In break from region, hard-hit Hungary to loosen lockdown
BUDAPEST, Hungary (AP) — Despite struggling with the worst COVID-19 death rate in the world and record new infections, Hungary announced plans Friday to scale back virus restrictions in coming weeks — even as other countries in hard-hit Central Europe are opting for caution.
In a radio interview on Friday, Hungarian Prime Minister Viktor Orban said non-essential stores, which have been closed for three weeks, would soon re-open. He also announced a new daily high for COVID-19 infections and a record 275 deaths in the country of fewer than 10 million.
“We are living through the most difficult weeks of the pandemic,” Orban said.
Hungary has the highest two-week per capita death rate in the world, and hospitals are under unprecedented strain. But in addition to allowing stores to open, the start of an overnight curfew in place since Nov. 11 will be pushed back by two hours, Orban announced Friday.
The new rules will go into effect after Easter, a government minister said later on Friday.
Meanwhile, Hungarian officials are looking toward reopening kindergartens and primary schools, on digital education since March 8. Educators will be prioritized for vaccination, and schools will reopen once 2.5 million people have received at least a first shot, Orban said, projecting a date of April 19.
Nearby countries are taking a different approach. Romania imposed new restrictions Friday to tackle the highest level of daily infections in three months, ordering a tightened curfew and shorter shop opening hours in places with high infection rates.
Poland, which registered a record number of new infections for the third straight day, vowed strict enforcement and heavy fines for those who break new restrictions that go into effect for at least two weeks starting Saturday. Capacity limits in churches were ordered, a tough requirement for Poles who traditionally throng to places of worship at Easter. Nursery schools and kindergartens as well as furniture shops and hairdressers must also close down.
Health officials across the region blame the surge on the British coronavirus variant that’s more contagious and deadlier. Hungary’s Chief Medical Officer, Cecilia Muller, said nearly all the country’s new cases can be attributed to the U.K. variant.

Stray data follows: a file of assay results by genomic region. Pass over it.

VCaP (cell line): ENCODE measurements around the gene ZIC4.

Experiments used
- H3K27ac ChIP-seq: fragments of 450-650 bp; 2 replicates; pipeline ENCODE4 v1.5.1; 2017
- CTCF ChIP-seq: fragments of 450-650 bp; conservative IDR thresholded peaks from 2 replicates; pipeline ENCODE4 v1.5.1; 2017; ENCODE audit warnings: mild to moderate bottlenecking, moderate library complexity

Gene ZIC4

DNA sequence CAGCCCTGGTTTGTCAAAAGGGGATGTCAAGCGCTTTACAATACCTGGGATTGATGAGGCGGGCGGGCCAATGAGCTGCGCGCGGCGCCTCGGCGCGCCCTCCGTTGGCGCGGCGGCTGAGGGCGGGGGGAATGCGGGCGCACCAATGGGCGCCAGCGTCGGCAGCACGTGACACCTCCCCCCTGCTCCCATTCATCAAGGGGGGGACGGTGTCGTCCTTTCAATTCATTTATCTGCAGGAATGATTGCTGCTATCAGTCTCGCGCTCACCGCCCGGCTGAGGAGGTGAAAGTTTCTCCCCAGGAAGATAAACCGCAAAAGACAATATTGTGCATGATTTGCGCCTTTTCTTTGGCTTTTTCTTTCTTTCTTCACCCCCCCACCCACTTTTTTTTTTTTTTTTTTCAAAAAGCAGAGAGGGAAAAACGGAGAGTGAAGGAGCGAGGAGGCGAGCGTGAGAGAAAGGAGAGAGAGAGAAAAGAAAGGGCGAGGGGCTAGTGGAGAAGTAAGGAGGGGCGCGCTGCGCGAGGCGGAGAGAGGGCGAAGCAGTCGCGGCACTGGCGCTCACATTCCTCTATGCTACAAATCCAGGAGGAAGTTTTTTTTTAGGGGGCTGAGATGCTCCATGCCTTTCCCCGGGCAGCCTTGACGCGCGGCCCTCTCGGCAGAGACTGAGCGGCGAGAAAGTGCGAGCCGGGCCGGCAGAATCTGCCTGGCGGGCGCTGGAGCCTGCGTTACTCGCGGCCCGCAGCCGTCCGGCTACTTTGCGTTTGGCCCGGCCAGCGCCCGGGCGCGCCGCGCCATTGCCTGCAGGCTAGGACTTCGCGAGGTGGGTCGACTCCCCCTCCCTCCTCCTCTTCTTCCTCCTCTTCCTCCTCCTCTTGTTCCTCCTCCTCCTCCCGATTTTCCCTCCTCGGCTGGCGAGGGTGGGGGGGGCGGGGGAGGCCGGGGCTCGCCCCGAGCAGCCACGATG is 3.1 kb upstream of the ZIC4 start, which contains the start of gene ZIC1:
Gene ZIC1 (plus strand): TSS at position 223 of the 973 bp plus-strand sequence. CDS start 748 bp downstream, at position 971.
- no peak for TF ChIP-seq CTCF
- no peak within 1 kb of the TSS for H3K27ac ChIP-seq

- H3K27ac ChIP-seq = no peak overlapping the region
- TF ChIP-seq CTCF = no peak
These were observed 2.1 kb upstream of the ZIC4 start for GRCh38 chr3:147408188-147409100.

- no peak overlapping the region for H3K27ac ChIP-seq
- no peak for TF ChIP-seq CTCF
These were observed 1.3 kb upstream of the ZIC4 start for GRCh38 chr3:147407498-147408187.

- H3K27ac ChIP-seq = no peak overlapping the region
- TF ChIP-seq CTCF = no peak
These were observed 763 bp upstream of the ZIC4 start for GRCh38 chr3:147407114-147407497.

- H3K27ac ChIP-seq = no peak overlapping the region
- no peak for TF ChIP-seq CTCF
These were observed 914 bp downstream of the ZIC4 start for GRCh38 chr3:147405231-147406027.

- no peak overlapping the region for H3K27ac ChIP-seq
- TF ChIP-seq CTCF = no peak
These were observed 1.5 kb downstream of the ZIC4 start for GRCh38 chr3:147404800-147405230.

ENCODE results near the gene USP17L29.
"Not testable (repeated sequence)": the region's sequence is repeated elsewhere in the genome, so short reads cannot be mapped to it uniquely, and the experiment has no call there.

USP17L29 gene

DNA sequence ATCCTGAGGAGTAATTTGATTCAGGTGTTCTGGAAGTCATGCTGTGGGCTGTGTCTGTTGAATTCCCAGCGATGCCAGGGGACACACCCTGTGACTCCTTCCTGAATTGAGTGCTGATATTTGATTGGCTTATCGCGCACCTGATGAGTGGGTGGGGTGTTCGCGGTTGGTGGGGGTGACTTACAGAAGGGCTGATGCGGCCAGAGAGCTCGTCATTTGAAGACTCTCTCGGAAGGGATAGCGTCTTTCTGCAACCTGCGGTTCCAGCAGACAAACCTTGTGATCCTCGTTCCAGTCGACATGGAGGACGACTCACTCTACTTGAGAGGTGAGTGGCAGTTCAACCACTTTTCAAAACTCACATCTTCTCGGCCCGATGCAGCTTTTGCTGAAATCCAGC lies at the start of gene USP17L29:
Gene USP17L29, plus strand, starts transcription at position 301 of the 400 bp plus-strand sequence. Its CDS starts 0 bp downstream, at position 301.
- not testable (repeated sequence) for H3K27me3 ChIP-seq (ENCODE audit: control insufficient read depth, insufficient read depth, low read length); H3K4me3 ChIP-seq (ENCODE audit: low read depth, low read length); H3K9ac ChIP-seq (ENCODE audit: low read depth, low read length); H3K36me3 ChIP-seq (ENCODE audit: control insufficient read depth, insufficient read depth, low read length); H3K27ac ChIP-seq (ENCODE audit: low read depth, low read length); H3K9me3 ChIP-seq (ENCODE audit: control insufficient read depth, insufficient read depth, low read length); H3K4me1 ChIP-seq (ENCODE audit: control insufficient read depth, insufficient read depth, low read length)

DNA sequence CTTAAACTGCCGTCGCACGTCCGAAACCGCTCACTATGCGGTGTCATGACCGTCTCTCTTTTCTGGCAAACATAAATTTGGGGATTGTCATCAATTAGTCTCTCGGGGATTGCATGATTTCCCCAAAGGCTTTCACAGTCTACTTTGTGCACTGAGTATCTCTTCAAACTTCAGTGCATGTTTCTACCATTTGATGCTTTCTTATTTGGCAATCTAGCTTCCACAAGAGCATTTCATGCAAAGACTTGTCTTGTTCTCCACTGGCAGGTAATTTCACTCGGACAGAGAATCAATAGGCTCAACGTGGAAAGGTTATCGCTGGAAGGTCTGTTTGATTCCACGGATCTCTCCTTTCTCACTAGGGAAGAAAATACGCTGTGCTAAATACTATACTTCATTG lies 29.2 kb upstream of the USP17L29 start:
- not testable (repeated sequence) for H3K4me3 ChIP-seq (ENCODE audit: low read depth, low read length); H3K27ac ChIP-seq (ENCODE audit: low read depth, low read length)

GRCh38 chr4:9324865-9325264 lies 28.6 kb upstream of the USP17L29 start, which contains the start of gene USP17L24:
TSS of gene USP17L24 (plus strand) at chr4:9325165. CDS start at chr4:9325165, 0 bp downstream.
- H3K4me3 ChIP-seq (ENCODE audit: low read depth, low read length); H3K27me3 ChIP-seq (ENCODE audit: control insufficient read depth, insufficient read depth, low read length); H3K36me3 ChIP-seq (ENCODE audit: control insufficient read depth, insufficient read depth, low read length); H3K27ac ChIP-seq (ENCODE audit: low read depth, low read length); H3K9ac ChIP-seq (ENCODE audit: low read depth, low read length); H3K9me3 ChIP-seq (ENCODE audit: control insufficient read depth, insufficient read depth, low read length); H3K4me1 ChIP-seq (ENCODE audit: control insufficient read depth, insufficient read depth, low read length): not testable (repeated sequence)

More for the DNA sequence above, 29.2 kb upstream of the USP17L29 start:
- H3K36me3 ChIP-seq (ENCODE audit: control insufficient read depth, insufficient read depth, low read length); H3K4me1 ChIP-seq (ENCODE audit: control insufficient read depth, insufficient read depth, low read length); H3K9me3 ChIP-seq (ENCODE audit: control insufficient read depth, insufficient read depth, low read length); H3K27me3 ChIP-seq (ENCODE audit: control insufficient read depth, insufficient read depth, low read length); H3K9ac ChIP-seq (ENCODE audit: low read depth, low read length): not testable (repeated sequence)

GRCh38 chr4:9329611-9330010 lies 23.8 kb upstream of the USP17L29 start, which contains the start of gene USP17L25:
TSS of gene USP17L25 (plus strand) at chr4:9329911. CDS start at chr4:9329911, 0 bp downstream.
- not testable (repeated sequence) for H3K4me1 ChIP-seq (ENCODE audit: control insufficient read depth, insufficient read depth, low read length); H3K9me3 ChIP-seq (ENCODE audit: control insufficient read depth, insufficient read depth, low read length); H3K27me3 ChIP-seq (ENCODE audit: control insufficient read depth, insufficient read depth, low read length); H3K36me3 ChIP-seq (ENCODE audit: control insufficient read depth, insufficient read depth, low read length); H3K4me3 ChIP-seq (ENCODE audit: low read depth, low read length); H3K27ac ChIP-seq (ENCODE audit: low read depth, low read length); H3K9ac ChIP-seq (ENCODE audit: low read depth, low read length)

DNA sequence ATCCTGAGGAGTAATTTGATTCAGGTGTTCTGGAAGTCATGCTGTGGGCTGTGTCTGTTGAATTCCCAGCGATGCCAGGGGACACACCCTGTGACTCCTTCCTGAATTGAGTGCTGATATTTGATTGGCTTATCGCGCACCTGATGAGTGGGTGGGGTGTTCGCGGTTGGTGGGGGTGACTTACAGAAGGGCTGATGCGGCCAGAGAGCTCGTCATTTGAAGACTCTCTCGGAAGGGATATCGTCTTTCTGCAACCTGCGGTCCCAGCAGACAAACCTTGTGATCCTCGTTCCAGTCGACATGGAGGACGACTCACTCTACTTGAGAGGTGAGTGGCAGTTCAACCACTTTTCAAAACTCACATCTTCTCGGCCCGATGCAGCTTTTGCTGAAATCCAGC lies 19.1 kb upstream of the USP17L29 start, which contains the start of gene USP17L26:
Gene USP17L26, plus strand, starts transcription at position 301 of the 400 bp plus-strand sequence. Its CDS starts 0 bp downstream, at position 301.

Central and Eastern European hospitals are under major pressure. Bulgaria, Hungary, the Czech Republic, Poland and Slovakia currently have the highest number of hospitalized patients per capita in the European Union, according to Johns Hopkins University.
Some Hungarian doctors report overcrowded COVID wards and insufficient staff to treat a record number of patients. The government has denied that, but the country has also enlisted 1,200 medical student volunteers to assist doctors and nurses.
However, the extra manpower hasn’t eased the burden, and reports from some Hungarian hospitals recall shocking scenes of overcrowding in Italy’s Lombardy region at the beginning of the outbreak last spring.
“Imagine the videos we saw in connection with the situation in Italy,” said Janos Belteczki, director of a hospital in Ozd, 95 miles (155 km) northeast of the capital, Budapest.
“We experience this every day and it puts a dire strain on our workers,” Belteczki said.
Polish Health Minister Adam Niedzielski said the situation in the capital Warsaw was “critical” as there were no more beds for COVID-19 patients, and Romanian hospitals have recorded the highest numbers in intensive care units since the start of the pandemic.
“The pressure in hospitals is very high and it’s not only in intensive care,” Beatrice Mahler, the manager at the Marius Nasta Institute of Pneumology in Bucharest told The Associated Press.
“The average age of the patients is below last year’s average,” Mahler said.
While a recent downward trend in new infections in the Czech Republic and Slovakia has given leaders some reason for optimism, officials remained cautious and urged citizens to continue to abide by pandemic rules going into Easter.
Associated Press writers Monika Scislowska in Warsaw; Stephen McGrath in Bucharest, Romania; and Karel Janicek in Prague contributed to this report.